PWB materials compatible with lead-free processes need to withstand higher soldering and reflow temperatures associated with lead-free solder systems—typically 30 to 50°C higher than traditional lead-tin systems. Manufacturers usually characterize PWB material suitable for lead-free systems in terms of Tg>155°C, Td>330°C (for 5% decomposition), and overall CTE<3.5%.

This classification includes materials such as Polyimides as being lead-free compliant, while Rush PCB Inc. is using newer generations of epoxy systems to meet additional requirements. Lead-free systems are inherently more complex, as several current laminate materials can survive its applications, but some devices mounted on the boards may not even have been tested at the highest lead-free temperatures. Therefore, the trend is to use materials that have a margin of safety in the range of higher temperatures as seen during lead-free soldering.

               

Also Read;   PCB Testing: Why is it Important?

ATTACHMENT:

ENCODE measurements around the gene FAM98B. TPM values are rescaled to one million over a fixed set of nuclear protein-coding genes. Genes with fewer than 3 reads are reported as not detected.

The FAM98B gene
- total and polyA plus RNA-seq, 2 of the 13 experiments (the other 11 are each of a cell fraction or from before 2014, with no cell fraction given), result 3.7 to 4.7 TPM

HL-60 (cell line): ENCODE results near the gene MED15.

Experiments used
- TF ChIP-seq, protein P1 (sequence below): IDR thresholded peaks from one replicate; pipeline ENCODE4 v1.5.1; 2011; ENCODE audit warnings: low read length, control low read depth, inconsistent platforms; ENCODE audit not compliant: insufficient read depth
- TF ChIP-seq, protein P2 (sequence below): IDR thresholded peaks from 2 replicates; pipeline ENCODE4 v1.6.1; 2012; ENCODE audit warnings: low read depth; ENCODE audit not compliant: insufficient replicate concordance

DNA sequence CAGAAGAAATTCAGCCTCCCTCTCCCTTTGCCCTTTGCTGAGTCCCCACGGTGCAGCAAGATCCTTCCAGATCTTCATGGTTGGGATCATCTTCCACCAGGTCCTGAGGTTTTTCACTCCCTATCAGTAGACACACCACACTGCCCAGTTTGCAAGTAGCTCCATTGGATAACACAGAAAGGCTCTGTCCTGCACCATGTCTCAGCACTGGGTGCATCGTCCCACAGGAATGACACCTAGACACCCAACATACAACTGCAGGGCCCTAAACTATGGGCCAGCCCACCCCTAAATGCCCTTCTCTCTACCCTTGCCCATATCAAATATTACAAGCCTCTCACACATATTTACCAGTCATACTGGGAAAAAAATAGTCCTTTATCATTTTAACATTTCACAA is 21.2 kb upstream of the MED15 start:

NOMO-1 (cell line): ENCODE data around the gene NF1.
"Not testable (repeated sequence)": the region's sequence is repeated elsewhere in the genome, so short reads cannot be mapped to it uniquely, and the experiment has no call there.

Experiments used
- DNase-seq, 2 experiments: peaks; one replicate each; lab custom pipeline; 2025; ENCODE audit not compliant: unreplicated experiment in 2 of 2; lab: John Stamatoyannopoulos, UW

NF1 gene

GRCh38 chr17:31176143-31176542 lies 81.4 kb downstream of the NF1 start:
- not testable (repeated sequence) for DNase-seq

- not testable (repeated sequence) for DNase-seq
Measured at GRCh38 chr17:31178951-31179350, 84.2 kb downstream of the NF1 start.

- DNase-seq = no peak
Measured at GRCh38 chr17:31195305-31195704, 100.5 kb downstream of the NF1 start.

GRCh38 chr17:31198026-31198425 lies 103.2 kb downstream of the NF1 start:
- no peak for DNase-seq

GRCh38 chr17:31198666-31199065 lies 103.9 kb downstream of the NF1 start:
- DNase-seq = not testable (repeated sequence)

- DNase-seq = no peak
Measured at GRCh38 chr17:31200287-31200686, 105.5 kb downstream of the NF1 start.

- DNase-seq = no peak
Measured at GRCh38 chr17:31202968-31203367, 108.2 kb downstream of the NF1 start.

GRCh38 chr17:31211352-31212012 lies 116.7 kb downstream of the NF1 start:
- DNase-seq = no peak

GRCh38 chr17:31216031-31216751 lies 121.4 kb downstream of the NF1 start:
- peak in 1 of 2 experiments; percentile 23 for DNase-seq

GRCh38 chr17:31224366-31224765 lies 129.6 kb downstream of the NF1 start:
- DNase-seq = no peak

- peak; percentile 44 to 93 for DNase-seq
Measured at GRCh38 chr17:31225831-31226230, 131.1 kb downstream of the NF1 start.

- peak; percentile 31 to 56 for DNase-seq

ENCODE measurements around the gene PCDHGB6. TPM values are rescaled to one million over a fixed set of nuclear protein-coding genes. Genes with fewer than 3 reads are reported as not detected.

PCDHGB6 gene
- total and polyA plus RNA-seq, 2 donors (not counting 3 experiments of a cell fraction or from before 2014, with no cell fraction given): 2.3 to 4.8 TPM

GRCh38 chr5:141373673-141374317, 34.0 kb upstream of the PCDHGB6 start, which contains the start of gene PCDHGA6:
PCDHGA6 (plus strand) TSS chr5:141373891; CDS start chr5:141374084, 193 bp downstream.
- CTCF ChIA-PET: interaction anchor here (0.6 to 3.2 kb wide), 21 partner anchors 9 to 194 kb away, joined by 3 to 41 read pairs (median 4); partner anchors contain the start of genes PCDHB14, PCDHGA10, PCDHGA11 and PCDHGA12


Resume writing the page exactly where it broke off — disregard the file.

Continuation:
Green Prepreg and Laminate

Green PWB materials are typically compliant to UL-94 V0 flammability ratings specifically achieved without the use of brominated flame-retardants. Although most manufacturers use the brominated bisphenol-A for FR-4 systems, there is a movement towards non-brominated systems wherever possible, as these are more environmentally friendly.

Meeting Environmental Regulations

Several countries are now complying with regulations such as those modeled on RoHS and WEEE from the European Union, or are in the process of developing their own. The cost of compliance to multiple independent and different regulations becomes a significant part of the cost of a finished PWB.

Simple Processing

Ideally, manufacturers should be able to process the laminate and prepreg in simple ways using regular methods of photo-imaging, etching, processing through wet chemicals, and traditional techniques of lamination. High process yields and design flexibility demands the ideal material be used in multiple designs with high probability of success. Although most manufacturers still define normal processing as being suitable for the conventional FR-4 material, Rush PCB Inc. uses advanced materials in high performance PWBs that require more than the normal ideal processing.

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Manufacturing Process of Printed Circuit Boards

Written by Rush PCB on . Posted in PCB, PCB Manufacturing